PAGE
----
The iPad 2: Responsible Use & Making Obsolete Policies Obvious

As part of the action research project we have embarked upon with students in my Digital Journalism class as part of the iPad pilot, we asked kids to read and edit our school’s Responsible Use Policy for the iPad. This policy is intended for a 1 to 1 tablet laptop environment, and the students immediately began digging in and turning up lots of incompatibilities, from points intended to protect the network from viruses to the hackable nature of the iPad. One of the first “ah-ha” moments came over the school publishing policy, which is well outdated and well-meaning, but not compatible with an environment chock full of digital publishing and sharing. As a result, a conversation has been initiated that I hope will lead to substantive, progressive changes, but we’ll see. In terms of what we could actually change ourselves, we edited the policy in bold print as follows:

Faculty, staff, or students may not transmit or seek access to materials which violate laws, infringe on copyrights, or have threatening, obscene, or racist content unless in the context of investigative research.
This change made sense in a journalism classroom. I applaud the young woman who pointed it out and re-wrote it.
I understand that streaming video or music, social networking sites,  instant messaging and chat, video games are not allowed during class time unless used for completion of classroom activities or permitted by a teacher;
This change probably says more about the power of iTunes than any other, but the iPad is a media machine, so this policy without the change handcuffs the functionality of the tool. The next change is related to this one:
I will not intentionally disrupt school network traffic with high bandwidth use for personal entertainment such as downloading music, videos, or online gaming;

The next two relate to the nature of the iPad. We synced all class iPads to a single account with no way to purchase apps, but shared the password to allow the downloading of free apps:

— I will not give out my password to anyone nor use someone else’s password or log-in identity and I understand the dangers of giving out personal information;

—  I will not share the ZIS Digital Journalism account information with anyone;

This next change comes from our savviest Apple student who proudly hacks his family iPads to allow for free app use. He is clearly the expert in the room. This point initially dealt with viruses, worms, etc.:

— I will not deliberately introduce any harmful or nuisance program or file including executable files from untrustworthy websites, or deliberately circumvent any precautions taken by the school to prevent this from happening;

Again, from our 15 year old Apple expert:

— I agree to comply with trademark, copyright laws, data protection laws and computer misuse laws, and to give credit to all sources used. I also agree not to jailbreak or otherwise hack the iPad in any way for any reason;

The next changes were necessary to navigate the tricky nature of a 1 to 1 iPad setup, because kids can authorize the iPad on their own iTunes account and put a lot of money in apps, music, and other media into the iPad, only to give it up in the spring. Of course, de-authorizing the iPad should mean they lose nothing from this activity, but we also wanted to circumvent students begging for apps from parents that are “necessary” for school. If they pitch the idea to the class, we can get paid apps, but they don’t need to be buying them on their own.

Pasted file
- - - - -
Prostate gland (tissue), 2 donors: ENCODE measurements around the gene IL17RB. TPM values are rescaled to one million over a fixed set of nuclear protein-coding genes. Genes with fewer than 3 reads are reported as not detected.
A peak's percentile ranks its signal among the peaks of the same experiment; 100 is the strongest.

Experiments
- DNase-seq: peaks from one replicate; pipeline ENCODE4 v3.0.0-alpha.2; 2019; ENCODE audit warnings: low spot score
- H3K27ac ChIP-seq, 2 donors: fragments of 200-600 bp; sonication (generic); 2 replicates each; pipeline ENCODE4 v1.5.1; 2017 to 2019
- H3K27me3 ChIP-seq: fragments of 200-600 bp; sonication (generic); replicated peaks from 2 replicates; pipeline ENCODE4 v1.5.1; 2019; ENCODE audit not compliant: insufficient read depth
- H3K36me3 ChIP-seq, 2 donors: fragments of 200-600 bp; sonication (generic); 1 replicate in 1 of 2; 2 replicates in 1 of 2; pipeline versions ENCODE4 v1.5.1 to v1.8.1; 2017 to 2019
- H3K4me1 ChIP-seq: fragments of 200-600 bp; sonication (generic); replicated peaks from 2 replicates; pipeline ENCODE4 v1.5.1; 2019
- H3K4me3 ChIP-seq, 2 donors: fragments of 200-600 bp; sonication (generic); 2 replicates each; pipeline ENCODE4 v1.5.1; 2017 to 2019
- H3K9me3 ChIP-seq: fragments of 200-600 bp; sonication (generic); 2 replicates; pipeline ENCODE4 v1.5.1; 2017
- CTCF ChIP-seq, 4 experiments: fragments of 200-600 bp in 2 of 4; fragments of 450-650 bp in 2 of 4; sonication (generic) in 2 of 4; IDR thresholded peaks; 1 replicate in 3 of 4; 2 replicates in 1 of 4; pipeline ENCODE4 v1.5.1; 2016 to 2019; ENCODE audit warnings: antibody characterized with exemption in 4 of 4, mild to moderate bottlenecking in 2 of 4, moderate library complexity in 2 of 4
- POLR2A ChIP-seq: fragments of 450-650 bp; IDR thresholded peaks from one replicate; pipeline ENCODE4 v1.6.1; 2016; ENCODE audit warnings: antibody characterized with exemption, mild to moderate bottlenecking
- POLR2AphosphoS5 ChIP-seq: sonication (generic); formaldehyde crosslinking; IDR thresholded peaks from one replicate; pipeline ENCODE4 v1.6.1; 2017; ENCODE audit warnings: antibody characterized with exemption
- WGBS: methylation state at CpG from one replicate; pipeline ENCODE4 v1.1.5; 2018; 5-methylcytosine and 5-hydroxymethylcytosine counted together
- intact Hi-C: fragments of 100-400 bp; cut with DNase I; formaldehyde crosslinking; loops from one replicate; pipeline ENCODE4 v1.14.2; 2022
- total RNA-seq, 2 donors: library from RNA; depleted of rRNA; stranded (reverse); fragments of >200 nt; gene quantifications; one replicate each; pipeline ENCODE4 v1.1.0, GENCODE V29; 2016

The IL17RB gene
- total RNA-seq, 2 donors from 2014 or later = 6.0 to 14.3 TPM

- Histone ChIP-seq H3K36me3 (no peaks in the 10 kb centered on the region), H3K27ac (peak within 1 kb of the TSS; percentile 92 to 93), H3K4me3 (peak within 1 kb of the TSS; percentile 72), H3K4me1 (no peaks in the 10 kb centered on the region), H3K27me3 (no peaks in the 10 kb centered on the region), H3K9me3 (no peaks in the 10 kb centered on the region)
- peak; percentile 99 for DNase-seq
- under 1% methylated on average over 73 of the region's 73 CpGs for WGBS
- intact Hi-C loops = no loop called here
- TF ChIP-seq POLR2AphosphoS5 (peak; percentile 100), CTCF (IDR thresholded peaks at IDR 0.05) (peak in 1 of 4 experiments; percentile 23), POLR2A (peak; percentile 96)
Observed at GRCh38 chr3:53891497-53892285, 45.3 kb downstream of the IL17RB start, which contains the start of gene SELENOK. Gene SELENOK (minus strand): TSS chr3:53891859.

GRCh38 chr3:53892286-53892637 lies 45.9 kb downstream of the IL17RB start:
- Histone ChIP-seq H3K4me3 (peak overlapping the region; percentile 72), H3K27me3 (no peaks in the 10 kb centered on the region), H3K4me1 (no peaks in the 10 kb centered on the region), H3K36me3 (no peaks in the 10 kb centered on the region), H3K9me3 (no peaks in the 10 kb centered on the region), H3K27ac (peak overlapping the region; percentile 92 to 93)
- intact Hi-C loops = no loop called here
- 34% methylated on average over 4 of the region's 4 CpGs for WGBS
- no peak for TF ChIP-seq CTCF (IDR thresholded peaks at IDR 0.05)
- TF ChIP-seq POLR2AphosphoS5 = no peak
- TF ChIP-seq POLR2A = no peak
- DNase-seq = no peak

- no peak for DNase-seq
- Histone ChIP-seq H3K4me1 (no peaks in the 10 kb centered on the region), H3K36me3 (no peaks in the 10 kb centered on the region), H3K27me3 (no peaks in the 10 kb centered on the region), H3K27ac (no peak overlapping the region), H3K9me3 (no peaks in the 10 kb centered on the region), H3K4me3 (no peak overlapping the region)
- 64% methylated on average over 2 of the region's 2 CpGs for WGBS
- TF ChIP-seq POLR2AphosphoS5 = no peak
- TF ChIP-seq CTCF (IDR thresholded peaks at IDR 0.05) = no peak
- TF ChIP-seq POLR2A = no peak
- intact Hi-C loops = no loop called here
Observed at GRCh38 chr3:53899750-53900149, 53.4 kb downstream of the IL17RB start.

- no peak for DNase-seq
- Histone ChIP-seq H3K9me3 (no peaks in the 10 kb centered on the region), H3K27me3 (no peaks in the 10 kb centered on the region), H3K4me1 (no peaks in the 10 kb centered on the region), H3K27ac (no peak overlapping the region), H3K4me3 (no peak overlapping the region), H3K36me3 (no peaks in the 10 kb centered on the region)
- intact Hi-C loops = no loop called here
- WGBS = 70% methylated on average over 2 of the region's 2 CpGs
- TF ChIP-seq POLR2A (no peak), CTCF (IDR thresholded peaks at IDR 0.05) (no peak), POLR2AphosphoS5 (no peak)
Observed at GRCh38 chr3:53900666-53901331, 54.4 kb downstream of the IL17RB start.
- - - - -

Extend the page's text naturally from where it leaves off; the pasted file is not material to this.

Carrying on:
The user accepts responsibility for all software on the machine. The user agrees not to alter the core configuration of the iPad, but may install additional software or apps without approval by the ZIS IT Department. However, any apps purchased by the student for use with their iTunes account are their own responsibility, must adhere to previously stated policies of responsible, acceptable use, and will not be reimbursed by ZIS for any reason.

Finally, the iPads were provided with funds separate from our 1 to 1 program and intended as a pilot. As such, the iPads don’t carry the same sort of insurance as their laptop brethren. So we added the following, which I think is totally fair:

The user accepts responsibility for the physical security of the iPad. The machine is not insured under the school’s insurance policies and will not be replaced irregardless of accidental or purposeful damage or destruction. Additionally, if a user is deemed negligent they may be held responsible for replacement of the iPad, such as the iPad being left unattended and in view in a car or unattended in a public place, in which case the user will be held personally liable for any loss or theft.

We provided students with big, burly cover for their iPads and wished them well. In order to take their 1 to 1 iPad, students returned the cooperatively modified RUP with signatures from themselves and their parents, as well as with an action research informed consent letter that I’m happy to share if anyone is interested (just comment). This week, we are off and running, students are keeping reflective notes in shared Google docs as we go, and I’m excited to see what happens next.

2 thoughts on “The iPad 2: Responsible Use & Making Obsolete Policies Obvious”

  1. Hello this is somewhat of off topic but I was wanting to know if blogs use WYSIWYG editors or if you have
    to manually code with HTML. I’m starting a blog soon but have no coding experience so I wanted to get guidance from someone with experience. Any help would be enormously appreciated!

    Like

    1. This is a WordPress blog with a theme that provides the layout and look. I customized some of the images and the font via a theme editor page in the blog backend. My suggestion is to sign up for a free blog at WordPress.com and start playing around with it. It’s a quick and easy learning curve!

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